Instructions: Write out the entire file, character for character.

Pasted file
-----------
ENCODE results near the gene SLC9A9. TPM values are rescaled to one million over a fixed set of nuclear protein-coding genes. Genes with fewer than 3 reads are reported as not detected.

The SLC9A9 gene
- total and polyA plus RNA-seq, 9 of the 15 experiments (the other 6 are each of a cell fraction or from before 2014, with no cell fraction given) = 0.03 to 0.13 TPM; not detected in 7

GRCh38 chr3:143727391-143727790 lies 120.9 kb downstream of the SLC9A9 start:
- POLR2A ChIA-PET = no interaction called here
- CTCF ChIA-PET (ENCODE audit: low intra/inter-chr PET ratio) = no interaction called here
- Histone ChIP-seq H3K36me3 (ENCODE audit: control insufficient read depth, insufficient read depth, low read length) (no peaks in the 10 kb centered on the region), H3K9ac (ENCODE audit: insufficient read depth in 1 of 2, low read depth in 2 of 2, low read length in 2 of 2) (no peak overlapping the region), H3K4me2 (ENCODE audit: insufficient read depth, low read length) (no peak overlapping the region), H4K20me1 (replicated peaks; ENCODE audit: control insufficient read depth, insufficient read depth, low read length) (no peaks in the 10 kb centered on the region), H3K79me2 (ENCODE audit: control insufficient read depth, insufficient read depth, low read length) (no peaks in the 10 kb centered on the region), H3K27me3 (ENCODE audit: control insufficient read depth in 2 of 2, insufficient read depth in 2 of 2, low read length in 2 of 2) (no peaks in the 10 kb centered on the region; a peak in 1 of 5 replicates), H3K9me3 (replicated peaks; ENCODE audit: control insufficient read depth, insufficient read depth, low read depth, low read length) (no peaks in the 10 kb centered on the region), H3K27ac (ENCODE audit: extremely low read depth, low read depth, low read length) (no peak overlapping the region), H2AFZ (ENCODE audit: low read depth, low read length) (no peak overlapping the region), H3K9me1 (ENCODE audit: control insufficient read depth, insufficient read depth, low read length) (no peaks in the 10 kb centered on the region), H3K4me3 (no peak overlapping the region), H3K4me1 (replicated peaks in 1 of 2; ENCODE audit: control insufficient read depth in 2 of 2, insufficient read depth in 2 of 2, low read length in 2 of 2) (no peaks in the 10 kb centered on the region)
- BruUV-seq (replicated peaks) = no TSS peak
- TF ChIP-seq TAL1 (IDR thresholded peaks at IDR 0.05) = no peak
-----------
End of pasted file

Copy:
ENCODE results near the gene SLC9A9. TPM values are rescaled to one million over a fixed set of nuclear protein-coding genes. Genes with fewer than 3 reads are reported as not detected.

The SLC9A9 gene
- total and polyA plus RNA-seq, 9 of the 15 experiments (the other 6 are each of a cell fraction or from before 2014, with no cell fraction given) = 0.03 to 0.13 TPM; not detected in 7

GRCh38 chr3:143727391-143727790 lies 120.9 kb downstream of the SLC9A9 start:
- POLR2A ChIA-PET = no interaction called here
- CTCF ChIA-PET (ENCODE audit: low intra/inter-chr PET ratio) = no interaction called here
- Histone ChIP-seq H3K36me3 (ENCODE audit: control insufficient read depth, insufficient read depth, low read length) (no peaks in the 10 kb centered on the region), H3K9ac (ENCODE audit: insufficient read depth in 1 of 2, low read depth in 2 of 2, low read length in 2 of 2) (no peak overlapping the region), H3K4me2 (ENCODE audit: insufficient read depth, low read length) (no peak overlapping the region), H4K20me1 (replicated peaks; ENCODE audit: control insufficient read depth, insufficient read depth, low read length) (no peaks in the 10 kb centered on the region), H3K79me2 (ENCODE audit: control insufficient read depth, insufficient read depth, low read length) (no peaks in the 10 kb centered on the region), H3K27me3 (ENCODE audit: control insufficient read depth in 2 of 2, insufficient read depth in 2 of 2, low read length in 2 of 2) (no peaks in the 10 kb centered on the region; a peak in 1 of 5 replicates), H3K9me3 (replicated peaks; ENCODE audit: control insufficient read depth, insufficient read depth, low read depth, low read length) (no peaks in the 10 kb centered on the region), H3K27ac (ENCODE audit: extremely low read depth, low read depth, low read length) (no peak overlapping the region), H2AFZ (ENCODE audit: low read depth, low read length) (no peak overlapping the region), H3K9me1 (ENCODE audit: control insufficient read depth, insufficient read depth, low read length) (no peaks in the 10 kb centered on the region), H3K4me3 (no peak overlapping the region), H3K4me1 (replicated peaks in 1 of 2; ENCODE audit: control insufficient read depth in 2 of 2, insufficient read depth in 2 of 2, low read length in 2 of 2) (no peaks in the 10 kb centered on the region)
- BruUV-seq (replicated peaks) = no TSS peak
- TF ChIP-seq TAL1 (IDR thresholded peaks at IDR 0.05) = no peak